The Updated Race Equality Charter is a sector-led charter that higher education institutions voluntarily participate in to advance race equality, with the aim of improving the representation, experiences, progression and success of staff and students from racially minoritised ethnic groups. It covers all aspects of an institution’s activity and communities, including considering the representation and experiences of academic and research staff; professional, technical and operational staff; and students at all levels.
The Charter supports institutions to undertake an assessment of their context, identify priority issues, and design and implement actions to advance race equality autonomously and flexibly. Advance HE provides and manages the Charter infrastructure on behalf of the sector and our members.
Established with the UK higher education sector in 2015 to support and recognise commitment to tackling racial inequalities, the Race Equality Charter model – along with the Athena Swan Charter for gender equality – has been adopted by higher education institutions around the world to drive transformative change.
In July 2023, the Race Equality Charter was updated following recommendations from an independent review and consultation with the sector, with strategic oversight and advice from its Race Equality Charter Governance Committee.
By design, the Charter does not prescribe, so it must be flexible; it must be clear and applicable; and it must be both streamlined yet rigorous. It can do none of these without the ‘voice’ of the sector and you as Charter members to shape it. I would therefore like to thank all those who have participated in the consultations and shaping the Updated REC Charter.''
Alison Johns, Chief Executive Officer – Advance HE
The Updated Race Equality Charter – July 2023
Our aims in updating the Charter framework are to support applicants to achieve their race equality priorities. The update ensures the Charter is flexible to the applicant’s context, provides clarity and alignment so that all applicants understand what’s needed at different stages of the process. The update streamlines the framework so that it remains robust and reliable in the face of the fluctuating demands on a universities’ time and resources.
The Updated Race Equality Charter:
- provides a new structure for applicants with clear alignment to the award criteria;
- provides greater flexibility to focus on what is important in the applicant’s context;
- reduces the data requirements by a third;
- creates structure and space to help applicants demonstrate higher-level criteria, including faculty involvement and progress/impact;
- streamlines the renewal process to allow applicants to focus on progress.
Advance HE’s Equality Charters are member-led frameworks, shaped by and accountable to the member institutions which commit to the shared principles of equality, diversity and inclusion. We have centred members’ input and feedback throughout the process of updating the Race Equality Charter framework, including through engagement events and the invaluable contributions and oversight of the Race Equality Charter Governance Committee.
Equality Charters and Freedom of Speech consultation
As part of the update to the Race Equality Charter, Academic Freedom and Freedom of Speech are now explicitly referenced in the Charter, and Advance HE will be publishing new guidance for institutions in early autumn. This provides a mechanism to support universities so that Freedom of Speech and Academic Freedom can be appropriately considered and embedded through the Charter.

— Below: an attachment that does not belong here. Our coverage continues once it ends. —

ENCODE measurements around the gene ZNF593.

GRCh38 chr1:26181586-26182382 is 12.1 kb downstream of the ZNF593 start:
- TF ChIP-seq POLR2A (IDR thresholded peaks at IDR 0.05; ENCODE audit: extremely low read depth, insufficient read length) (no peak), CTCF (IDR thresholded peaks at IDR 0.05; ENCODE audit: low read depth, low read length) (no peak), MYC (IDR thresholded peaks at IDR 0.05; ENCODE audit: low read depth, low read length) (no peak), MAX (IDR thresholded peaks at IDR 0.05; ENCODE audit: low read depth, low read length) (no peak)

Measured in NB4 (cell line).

Guiding Principles of the Race Equality Charter
The Race Equality Charter is underpinned by five fundamental guiding principles.
Racism is an everyday facet of UK society and racial inequalities may manifest themselves in everyday situations, processes, and behaviours. Racial disparities are a critical issue in outcomes for staff and students, recognising that racial inequalities are not necessarily overt, isolated incidents.
The UK higher education sector will not reach its full potential unless it can benefit from the talents of the whole population and until individuals from all ethnic backgrounds can benefit equally from the opportunities it affords.
In tackling racial inequalities, it is important that actions are aimed at achieving transformational and long-term institutional culture change, avoiding a deficit model where actions are aimed at changing the individual.
Staff and students from racially minoritised ethnic backgrounds are not a homogeneous group. People from different ethnic backgrounds have different experiences of, and outcomes from and within, higher education, and that complexity needs to be considered in analysing data, developing solutions, and implementing actions.
Embracing intersectionality, from analysing data to developing actions, can better support institutions to tackle racism within the higher education sector.
The first step for a higher education institution interested in the REC is to consider the principles, and to decide if they can agree to these commitments together with their senior leadership teams and communities.
Any applications for a Race Equality Charter Award will need to first submit confirmation from the Vice-Chancellor (or equivalent) that they commit to the Charter Principles. You can find a template letter on our website, and once confirmed, you will receive a co-signed certificate which you can use to help promote your race equality work to your community.
Applying for a Race Equality Charter award
Advance HE Membership provides access to the Race Equality Charter. Once your institution is a member you can then apply for an institutional Race Equality Charter award.